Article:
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Liars figure as the 2012 campaign begins

April 18, 2011
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The old saw, figures don’t lie but liars figure, proves true again. As Obama begins his campaign with a predictable onslaught against the rich, the Associate Press releases an article to support him. It has the provocative headline, Super rich see federal taxes drop dramatically. Then actually read the article.

The average income on those [top 400 taxpayer] returns in 2007, the latest year for IRS data, was nearly $345 million. Their average federal income tax rate was 17 percent, down from 26 percent in 1992.

A couple of things to note here. First, the writer confuses the reader with the tax table rate (26 percent) with the actual after-deductions and exclusions tax rate (17 percent). That difference between the advertised rate and final rate is true for all taxpayers. The really pernicious thing, however, is not that there are lots of incentives and exemptions built into the system, but that those incentives influence behavior–as they’re meant to do. The mortgage deduction, for example, encourages people to buy bigger houses than they could otherwise afford. We saw what a disaster that turned out to be. By the way: when politicians and government officials like them, they’re “incentives;” when they don’t, they’re “loopholes.”

Second, notice the writer goes all the way back to 1992 to make his comparison. Why is something almost 20 years old “news?” It is not: it is analysis–or would be, if it weren’t simply pushing a point of view. The point of view is that people aren’t paying enough in taxes.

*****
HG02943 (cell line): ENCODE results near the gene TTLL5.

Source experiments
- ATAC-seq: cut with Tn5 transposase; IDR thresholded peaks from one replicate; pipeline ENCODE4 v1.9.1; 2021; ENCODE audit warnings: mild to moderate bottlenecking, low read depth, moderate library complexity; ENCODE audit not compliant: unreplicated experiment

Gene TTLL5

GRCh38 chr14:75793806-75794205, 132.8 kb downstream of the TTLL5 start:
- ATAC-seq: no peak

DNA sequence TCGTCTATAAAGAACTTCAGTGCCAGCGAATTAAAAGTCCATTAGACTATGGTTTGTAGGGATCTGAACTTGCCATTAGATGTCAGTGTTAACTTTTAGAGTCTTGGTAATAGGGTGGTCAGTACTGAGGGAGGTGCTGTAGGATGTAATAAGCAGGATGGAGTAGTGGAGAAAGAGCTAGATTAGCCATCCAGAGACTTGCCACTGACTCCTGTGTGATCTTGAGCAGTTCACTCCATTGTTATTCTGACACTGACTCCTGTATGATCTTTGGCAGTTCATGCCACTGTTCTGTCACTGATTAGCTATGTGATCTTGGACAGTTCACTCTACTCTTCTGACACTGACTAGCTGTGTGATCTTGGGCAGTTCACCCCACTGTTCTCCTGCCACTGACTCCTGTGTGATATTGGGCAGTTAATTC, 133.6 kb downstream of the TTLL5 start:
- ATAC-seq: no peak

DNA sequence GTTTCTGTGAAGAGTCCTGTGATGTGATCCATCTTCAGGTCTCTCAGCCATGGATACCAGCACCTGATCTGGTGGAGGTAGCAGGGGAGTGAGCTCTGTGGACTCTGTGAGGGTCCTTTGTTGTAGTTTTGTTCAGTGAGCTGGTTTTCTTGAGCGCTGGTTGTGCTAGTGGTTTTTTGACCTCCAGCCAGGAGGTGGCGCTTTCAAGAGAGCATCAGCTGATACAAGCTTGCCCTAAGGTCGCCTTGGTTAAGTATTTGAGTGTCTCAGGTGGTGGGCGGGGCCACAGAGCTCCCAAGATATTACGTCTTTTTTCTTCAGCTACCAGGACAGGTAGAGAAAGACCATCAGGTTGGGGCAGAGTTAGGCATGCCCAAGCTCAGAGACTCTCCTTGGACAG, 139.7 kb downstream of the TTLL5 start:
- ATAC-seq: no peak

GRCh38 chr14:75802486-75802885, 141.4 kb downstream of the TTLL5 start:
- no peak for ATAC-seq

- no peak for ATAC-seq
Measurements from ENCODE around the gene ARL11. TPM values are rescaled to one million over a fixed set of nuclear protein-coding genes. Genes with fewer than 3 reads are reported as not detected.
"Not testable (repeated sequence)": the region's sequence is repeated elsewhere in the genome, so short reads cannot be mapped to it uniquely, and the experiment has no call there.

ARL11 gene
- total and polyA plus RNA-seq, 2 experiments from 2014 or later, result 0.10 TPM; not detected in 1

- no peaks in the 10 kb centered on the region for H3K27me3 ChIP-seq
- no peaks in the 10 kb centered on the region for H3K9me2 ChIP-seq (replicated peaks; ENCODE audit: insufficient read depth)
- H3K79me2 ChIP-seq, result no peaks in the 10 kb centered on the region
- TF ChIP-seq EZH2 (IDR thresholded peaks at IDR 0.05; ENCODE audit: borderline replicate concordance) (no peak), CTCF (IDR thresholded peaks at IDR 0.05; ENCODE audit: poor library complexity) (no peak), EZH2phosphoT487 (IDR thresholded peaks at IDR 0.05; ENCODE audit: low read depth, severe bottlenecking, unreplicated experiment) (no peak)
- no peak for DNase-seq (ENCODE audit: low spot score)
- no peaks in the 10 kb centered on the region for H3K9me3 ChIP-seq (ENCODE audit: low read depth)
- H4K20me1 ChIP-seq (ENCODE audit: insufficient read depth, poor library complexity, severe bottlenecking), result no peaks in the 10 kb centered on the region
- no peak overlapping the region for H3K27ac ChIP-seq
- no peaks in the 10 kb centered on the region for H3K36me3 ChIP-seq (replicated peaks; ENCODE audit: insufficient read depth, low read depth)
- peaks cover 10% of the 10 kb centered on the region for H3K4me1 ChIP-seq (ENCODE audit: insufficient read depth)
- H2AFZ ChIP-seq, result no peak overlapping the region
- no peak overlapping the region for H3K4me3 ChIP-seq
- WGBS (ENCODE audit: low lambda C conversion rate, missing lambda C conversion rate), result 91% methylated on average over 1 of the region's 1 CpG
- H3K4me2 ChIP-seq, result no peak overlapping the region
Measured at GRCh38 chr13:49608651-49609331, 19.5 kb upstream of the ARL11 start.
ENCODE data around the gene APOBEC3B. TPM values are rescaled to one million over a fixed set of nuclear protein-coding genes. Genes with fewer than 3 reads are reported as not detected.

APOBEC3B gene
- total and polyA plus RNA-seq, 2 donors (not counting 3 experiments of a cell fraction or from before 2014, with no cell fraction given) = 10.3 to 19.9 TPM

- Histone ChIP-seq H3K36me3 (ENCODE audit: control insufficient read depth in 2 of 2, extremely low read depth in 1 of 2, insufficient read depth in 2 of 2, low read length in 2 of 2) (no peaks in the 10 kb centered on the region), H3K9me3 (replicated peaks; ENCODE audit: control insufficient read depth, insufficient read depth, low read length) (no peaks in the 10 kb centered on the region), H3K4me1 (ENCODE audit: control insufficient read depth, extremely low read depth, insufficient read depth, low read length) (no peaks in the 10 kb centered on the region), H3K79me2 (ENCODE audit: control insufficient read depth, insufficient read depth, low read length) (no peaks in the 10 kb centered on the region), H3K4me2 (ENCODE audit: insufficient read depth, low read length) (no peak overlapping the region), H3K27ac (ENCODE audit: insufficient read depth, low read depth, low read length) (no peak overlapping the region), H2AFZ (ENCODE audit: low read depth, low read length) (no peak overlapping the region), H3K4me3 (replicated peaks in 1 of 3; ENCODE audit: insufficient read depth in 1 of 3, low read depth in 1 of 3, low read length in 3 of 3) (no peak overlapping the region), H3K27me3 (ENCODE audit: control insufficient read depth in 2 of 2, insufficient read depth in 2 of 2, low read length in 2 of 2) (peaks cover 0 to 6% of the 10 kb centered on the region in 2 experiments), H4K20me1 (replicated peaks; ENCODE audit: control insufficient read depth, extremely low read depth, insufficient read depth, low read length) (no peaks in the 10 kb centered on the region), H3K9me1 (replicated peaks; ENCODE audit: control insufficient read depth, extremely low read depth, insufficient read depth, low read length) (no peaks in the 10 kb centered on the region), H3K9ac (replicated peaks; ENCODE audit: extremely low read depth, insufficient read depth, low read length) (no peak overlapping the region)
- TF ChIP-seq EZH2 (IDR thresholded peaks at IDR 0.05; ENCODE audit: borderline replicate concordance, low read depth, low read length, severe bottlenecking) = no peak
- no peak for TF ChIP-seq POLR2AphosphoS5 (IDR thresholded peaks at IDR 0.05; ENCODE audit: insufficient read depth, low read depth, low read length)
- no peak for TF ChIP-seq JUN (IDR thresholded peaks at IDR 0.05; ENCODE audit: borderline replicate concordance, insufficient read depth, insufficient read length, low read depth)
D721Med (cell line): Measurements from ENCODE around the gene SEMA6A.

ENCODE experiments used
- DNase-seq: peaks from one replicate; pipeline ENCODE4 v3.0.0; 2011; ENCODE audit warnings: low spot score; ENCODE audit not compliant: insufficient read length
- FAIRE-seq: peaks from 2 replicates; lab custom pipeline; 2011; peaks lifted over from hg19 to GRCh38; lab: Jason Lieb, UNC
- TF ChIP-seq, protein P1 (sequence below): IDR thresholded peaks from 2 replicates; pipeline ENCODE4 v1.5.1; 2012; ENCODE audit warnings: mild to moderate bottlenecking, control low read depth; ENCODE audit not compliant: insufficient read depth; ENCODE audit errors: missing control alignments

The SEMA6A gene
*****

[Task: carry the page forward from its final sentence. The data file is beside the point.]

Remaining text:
There are so many breaks that 45 percent of U.S. households will pay no federal income tax for 2010, according to estimates by the Tax Policy Center, a Washington think tank.

I agree in part with this: every citizen who benefits from government and who votes ought to pay something. Voting, owning property, and paying taxes were all intertwined in the original Constitution. No more. The result is the open space fiasco in Boulder last fall, where non-taxpaying students from CU voted to burden taxpayers to buy open space.

The Republicans are for tax simplification, he reports:

House Republicans want to eliminate breaks to pay for lower overall rates, reducing the top tax rate from 35 percent to 25 percent.

I fully agree with that position because it will make filing easier, reduce errors and fraud, remove economic incentives, and increase freedom. Actually, I’d like to see a flat tax of 14%. Notice the subtle point of view: “to pay for.” All your money is the government’s and if they give you a break, somebody has to pay for it. Obama has a better idea:

…Obama said last week he wants to do away with tax breaks to lower the rates and to reduce government borrowing.

That’s a very interesting sentence. Does it mean, as it seems to, that “he wants to do away with tax breaks in order to lower the rates” or is it simply “to do away with tax breaks.” Unfortunately, it is the latter. Here’s the clue, in the concluding sentence:

In all, the tax code is filled with a total of $1.1 trillion in credits, deductions and exemptions, an average of about $8,000 per taxpayer….

And here’s the agenda: Americans are underpaying the government by $1.1 trillion. You, my friend, need to pay Big Brother an average of $8,000 more per person, $16,000 per couple per year. Obama and the left truly believe that we don’t have a spending problem, we have a revenue problem. If you don’t believe that, look at how Ritter and the Democrats “closed loopholes” with the Dirty Dozen bills last year.

That’s the agenda, that’s what Obama is running on in 2012. In short, “We’ve given you this wonderful healthcare entitlement and you’re not doing enough to pay for it.”

If the American people buy into that, we are indeed fools and deserve to become tax slaves.


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